Ever effervescent — homemade kombucha calls for a second sip

Sophia Vilensky

A trendy bottle begs attention and it’s even better when the beverage inside is palatable. A far cry from the juice cleanses of yore (sorry Gwyneth Paltrow), kombucha combines a distinct yet pleasant tartness with subtle fizz for a low price. Sporting a slight caffeine and alcohol content, kombucha may even be viewed as Four-Loko’s more honorable twin.


Known as “tea mushroom” in Japan, kombucha begins as simple green or black tea. The mushroom in question is actually a “symbiotic colony of bacteria and yeast” or “SCOBY” which is added to the tea. After days of fermentation, a beverage virtually indistinguishable (but none the less delectable) from its roots as classically brewed tea is available for your tasting and bragging pleasure.


Kombucha is not a new product. First mentioned in German literature in 1913, It popped up in North American grocery stores in the early 1990s. Its recent gains in popularity, however, have allowed the fizzy treat a starring role in the ever evolving health food trend craze — right next to the bone broth and the kale chips. Fermentation is in.


Here is a recipe provided by Fran Barten who teaches kombucha classes at Farmhouse Market in New Prague, Minn. Fresh fruit can be added at the end of the process to individualize the beverage to your specific taste.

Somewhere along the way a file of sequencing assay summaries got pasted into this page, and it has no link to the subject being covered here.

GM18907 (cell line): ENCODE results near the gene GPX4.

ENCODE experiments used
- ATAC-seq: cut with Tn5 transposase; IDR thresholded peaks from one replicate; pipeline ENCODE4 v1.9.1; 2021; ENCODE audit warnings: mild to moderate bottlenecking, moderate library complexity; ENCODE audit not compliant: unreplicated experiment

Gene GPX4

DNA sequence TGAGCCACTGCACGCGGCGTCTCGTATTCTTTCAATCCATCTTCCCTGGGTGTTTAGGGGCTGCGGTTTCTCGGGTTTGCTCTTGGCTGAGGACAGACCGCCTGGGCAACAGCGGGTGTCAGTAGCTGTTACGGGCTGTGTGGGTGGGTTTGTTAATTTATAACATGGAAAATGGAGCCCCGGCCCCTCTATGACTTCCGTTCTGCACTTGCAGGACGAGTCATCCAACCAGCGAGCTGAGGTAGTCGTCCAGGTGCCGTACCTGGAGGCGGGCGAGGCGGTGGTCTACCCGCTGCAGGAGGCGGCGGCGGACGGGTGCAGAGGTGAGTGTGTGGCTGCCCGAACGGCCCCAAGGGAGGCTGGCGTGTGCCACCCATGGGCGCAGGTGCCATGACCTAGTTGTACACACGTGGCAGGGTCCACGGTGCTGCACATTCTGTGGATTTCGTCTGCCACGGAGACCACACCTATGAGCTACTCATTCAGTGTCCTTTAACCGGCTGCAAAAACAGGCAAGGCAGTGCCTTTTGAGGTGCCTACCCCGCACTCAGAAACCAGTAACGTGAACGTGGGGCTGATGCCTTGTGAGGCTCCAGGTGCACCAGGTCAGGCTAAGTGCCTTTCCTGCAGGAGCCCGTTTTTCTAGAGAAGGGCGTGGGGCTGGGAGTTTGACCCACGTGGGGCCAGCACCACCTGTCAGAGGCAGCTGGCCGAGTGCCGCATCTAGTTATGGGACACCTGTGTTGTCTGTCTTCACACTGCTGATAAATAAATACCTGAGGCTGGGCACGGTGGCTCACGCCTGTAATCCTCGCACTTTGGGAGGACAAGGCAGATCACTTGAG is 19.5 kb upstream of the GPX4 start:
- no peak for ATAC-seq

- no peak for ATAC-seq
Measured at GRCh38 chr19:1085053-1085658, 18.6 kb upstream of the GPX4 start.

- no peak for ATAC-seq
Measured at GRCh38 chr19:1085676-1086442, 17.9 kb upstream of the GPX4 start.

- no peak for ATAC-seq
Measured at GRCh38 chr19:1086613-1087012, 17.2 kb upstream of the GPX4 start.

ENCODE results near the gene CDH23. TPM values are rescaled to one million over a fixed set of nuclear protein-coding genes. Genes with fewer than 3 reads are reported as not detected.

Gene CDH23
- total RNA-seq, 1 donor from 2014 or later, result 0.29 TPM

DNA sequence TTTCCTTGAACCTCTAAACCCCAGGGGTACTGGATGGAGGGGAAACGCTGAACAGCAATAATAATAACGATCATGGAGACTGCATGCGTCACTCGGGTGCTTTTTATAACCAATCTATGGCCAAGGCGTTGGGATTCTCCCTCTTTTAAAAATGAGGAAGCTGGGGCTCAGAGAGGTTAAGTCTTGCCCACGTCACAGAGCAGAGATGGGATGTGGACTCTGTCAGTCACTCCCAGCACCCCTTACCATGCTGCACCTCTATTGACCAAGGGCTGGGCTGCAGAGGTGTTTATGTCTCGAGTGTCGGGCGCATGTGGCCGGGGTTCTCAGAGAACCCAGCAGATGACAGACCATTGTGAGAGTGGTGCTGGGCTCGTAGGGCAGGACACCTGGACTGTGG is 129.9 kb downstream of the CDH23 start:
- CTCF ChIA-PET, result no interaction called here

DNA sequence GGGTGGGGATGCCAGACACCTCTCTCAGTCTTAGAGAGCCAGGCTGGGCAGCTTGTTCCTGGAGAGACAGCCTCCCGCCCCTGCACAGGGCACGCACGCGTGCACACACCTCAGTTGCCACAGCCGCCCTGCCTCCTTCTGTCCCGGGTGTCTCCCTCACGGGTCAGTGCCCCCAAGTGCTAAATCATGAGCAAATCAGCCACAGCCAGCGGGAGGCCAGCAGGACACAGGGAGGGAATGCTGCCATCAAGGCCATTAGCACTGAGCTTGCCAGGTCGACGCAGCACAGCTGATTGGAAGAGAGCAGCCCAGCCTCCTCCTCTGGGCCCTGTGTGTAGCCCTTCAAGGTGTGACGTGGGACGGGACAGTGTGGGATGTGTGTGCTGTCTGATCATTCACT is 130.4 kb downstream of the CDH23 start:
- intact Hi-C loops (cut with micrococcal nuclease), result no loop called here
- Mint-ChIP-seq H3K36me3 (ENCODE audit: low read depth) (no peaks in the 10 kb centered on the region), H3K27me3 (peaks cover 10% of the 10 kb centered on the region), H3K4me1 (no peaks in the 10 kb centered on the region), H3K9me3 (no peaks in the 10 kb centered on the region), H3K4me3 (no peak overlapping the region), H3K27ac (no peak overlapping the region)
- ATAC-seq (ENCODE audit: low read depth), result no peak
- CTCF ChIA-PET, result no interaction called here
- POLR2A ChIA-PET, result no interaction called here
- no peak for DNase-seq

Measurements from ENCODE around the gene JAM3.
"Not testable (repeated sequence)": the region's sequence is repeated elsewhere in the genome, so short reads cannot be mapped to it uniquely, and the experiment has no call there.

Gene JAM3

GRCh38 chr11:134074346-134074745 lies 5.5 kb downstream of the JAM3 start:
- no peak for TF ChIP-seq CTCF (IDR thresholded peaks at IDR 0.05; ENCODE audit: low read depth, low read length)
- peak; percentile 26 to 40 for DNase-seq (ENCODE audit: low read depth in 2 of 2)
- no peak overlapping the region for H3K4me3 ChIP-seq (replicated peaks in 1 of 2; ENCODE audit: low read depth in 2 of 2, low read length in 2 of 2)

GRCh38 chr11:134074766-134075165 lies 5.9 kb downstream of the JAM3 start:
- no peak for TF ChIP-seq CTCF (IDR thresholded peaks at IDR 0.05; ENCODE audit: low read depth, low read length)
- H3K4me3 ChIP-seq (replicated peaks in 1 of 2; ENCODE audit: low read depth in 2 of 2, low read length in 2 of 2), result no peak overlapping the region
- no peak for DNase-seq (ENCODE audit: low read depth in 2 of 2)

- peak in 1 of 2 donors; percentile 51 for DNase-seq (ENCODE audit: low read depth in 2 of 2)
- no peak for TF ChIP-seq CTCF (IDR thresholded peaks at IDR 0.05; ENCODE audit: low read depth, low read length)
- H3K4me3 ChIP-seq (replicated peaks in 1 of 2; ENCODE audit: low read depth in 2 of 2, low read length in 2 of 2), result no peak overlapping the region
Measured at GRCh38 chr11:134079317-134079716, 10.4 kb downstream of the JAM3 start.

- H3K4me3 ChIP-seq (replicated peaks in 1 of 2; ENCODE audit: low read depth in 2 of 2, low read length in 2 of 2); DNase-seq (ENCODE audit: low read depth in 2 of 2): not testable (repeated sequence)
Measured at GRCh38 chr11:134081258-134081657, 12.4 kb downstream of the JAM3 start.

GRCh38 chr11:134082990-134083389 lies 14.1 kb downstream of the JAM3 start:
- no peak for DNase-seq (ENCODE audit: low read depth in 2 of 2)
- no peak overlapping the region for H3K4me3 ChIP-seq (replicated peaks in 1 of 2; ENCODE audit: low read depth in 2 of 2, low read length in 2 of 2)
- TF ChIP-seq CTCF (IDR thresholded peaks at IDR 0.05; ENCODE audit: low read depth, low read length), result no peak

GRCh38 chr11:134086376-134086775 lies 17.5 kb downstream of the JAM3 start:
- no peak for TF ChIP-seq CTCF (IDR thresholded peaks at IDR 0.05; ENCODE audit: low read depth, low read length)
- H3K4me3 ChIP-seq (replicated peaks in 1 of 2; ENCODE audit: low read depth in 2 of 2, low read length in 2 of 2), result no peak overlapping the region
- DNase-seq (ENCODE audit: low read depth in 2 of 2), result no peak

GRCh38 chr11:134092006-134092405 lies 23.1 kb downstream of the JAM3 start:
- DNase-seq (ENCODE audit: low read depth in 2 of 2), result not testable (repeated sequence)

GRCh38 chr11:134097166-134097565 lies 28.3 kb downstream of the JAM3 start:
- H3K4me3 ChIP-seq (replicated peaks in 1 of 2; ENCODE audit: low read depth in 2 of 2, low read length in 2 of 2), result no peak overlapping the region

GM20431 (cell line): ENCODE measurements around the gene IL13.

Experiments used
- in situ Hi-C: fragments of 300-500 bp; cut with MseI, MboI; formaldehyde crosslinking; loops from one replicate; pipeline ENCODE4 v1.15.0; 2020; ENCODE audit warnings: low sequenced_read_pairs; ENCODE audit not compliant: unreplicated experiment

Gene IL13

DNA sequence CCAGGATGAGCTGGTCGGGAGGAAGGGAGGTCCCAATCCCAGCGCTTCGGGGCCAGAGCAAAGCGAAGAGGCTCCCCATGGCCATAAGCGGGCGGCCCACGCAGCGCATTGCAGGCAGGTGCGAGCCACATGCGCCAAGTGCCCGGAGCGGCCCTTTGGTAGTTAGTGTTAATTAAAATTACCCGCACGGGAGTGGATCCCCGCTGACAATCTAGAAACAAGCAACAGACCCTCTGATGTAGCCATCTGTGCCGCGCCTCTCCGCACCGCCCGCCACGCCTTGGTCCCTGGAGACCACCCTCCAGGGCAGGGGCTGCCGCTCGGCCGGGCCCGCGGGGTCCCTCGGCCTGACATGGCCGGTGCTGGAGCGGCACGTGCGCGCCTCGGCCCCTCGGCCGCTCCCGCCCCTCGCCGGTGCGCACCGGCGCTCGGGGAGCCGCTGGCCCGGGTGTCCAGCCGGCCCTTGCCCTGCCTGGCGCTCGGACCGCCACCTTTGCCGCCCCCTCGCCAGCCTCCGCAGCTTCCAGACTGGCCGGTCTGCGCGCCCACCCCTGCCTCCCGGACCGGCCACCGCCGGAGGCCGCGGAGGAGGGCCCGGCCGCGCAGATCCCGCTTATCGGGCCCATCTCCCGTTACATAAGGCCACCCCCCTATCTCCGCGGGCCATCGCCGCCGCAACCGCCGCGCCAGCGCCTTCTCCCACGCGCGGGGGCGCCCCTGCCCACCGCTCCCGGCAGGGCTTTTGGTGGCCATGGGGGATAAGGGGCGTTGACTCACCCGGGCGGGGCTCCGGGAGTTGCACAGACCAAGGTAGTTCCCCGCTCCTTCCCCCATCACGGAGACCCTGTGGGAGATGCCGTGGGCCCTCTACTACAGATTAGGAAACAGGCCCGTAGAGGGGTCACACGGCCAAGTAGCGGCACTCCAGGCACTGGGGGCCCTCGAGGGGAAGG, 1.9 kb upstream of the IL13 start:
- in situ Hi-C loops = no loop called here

To make half a gallon of kombucha:


1/2 gallon jar


6 cups of filtered water


1/2 cup of sugar


4 tea bags (all black or three black and one green)


1 cup of kombucha starter (previously made kombucha — can be purchased or borrowed from someone else)


1 kombucha mushroom (SCOBY)


Heat 6 cups of water to a boil, turn off the heat, add sugar and stir until dissolved. Immediately add the tea bags, stir a little, cover and let sit until cooled to room temperature. Squeeze the tea bags and remove. Pour the cooled tea into the jar. Add the one cup starter tea. Add the SCOBY.


Cover loosely with a cloth and place in a warm, dark spot. Bubbles will form around the edge of the jar, and a thin film will start to form. This will grow into a mature SCOBY. Check the flavor in a week to 10 days (or longer if the room is cool).


Pour all kombucha — except one cup — into a bottle or glass jar. Cover tightly. You may now drink it, store it in the refrigerator or flavor it. Leave one cup of kombucha in the original jar, along with the SCOBY. This is your starter for another batch.


For another batch, follow the first four steps above and pour the cooled tea onto the starter and SCOBY. Cover this batch with a cloth, place in a warm dark place to brew, etc.


Barten also recommends keeping jars of fermented kombucha labeled with a record of dates. Starters and SCOBYs can be made or purchased online. They can also be borrowed from a practicing brewer.